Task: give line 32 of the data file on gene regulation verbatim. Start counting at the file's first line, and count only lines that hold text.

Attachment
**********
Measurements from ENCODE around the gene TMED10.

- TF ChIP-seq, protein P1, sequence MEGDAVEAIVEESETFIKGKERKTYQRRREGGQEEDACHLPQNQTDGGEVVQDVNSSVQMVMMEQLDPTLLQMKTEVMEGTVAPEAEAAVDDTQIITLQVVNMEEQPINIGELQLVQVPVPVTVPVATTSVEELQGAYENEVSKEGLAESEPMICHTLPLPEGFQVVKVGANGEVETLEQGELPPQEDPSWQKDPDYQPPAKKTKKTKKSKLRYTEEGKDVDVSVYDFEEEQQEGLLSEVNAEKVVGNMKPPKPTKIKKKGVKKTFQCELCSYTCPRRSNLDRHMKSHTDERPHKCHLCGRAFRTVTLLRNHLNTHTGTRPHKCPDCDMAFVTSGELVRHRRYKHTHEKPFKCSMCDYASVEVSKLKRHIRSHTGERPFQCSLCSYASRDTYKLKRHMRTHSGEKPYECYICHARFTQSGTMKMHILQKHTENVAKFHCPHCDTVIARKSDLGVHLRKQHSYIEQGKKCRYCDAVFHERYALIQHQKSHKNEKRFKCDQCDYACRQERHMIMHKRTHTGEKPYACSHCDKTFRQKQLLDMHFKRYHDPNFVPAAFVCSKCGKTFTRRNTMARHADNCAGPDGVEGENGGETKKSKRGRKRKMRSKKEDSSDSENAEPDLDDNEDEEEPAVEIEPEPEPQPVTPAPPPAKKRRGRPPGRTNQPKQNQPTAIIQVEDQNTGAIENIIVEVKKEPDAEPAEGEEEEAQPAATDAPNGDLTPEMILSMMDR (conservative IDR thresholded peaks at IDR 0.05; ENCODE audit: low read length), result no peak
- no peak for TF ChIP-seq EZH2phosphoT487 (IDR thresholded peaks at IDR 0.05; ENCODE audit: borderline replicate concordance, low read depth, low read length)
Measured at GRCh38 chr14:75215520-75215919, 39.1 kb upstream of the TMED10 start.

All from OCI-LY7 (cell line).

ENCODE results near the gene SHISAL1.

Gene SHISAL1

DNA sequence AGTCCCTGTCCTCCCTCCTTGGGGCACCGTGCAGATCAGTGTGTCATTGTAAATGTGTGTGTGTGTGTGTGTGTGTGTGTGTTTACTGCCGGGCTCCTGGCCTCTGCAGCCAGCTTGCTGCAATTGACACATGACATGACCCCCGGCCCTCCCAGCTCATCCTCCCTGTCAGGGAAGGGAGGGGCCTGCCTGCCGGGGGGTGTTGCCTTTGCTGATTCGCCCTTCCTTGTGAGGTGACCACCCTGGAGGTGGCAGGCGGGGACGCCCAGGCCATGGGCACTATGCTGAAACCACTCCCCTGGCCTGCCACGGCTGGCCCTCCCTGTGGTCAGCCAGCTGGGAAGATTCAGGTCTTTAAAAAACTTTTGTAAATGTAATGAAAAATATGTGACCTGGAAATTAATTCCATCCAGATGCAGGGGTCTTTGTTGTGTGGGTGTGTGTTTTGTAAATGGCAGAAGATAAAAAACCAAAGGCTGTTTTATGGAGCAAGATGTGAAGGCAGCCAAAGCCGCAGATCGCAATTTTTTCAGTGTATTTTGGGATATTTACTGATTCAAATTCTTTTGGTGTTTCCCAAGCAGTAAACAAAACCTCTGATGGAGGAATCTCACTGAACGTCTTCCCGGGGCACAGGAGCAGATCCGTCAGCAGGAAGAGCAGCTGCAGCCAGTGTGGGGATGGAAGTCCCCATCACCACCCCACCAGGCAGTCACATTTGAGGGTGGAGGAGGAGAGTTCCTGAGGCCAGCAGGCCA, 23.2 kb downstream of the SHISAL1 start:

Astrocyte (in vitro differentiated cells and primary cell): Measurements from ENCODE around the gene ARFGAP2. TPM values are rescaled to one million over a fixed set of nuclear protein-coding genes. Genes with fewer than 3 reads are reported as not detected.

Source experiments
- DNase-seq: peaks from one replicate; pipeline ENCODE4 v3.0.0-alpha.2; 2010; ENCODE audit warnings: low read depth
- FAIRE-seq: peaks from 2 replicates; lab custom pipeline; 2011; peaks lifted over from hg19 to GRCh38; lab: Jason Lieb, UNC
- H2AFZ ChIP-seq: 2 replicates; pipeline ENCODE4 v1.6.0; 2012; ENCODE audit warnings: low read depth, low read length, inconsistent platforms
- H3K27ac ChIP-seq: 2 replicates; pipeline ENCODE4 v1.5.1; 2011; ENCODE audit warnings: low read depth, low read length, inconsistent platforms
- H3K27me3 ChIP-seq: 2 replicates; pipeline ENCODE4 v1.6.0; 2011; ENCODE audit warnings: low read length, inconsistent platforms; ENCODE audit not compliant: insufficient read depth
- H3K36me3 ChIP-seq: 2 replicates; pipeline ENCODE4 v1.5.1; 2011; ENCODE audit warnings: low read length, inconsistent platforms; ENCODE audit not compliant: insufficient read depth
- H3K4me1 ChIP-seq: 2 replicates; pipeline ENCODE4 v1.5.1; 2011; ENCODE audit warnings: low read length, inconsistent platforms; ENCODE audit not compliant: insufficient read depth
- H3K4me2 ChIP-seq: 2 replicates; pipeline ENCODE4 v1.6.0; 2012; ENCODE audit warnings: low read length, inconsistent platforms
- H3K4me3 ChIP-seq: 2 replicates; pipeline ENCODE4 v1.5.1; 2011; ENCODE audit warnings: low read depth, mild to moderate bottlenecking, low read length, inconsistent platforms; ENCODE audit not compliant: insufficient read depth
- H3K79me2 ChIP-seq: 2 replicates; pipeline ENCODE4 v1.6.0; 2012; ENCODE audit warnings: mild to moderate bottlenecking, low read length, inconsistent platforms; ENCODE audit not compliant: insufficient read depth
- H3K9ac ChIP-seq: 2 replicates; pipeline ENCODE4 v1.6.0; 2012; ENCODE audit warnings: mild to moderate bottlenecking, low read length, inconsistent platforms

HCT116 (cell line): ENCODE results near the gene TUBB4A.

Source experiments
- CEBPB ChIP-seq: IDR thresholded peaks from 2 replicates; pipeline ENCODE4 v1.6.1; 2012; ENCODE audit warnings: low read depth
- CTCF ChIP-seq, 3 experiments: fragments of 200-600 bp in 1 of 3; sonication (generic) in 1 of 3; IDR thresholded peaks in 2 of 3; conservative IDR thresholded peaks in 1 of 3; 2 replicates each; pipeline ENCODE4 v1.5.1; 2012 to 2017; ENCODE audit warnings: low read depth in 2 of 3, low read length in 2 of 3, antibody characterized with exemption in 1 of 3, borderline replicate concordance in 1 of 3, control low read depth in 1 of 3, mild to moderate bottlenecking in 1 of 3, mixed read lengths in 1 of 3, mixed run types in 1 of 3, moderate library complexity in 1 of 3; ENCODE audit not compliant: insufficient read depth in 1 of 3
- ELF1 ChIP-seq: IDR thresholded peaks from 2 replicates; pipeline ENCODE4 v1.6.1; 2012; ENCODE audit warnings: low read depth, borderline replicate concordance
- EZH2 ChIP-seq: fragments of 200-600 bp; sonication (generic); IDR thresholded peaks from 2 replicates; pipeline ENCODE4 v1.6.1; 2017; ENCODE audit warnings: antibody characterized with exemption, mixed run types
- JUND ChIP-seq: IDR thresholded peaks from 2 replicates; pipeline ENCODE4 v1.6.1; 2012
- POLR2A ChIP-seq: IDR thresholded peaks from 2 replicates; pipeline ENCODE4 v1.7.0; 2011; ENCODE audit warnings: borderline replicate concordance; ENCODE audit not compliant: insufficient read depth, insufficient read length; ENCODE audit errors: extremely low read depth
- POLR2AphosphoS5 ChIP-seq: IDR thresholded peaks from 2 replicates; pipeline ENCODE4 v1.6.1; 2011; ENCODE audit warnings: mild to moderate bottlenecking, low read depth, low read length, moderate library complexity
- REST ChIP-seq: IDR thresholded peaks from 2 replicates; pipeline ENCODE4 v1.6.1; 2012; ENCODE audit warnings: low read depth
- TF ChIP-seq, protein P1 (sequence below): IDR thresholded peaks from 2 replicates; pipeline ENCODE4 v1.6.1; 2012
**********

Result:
- TF ChIP-seq, protein P1 (sequence below): IDR thresholded peaks from 2 replicates; pipeline ENCODE4 v1.6.1; 2012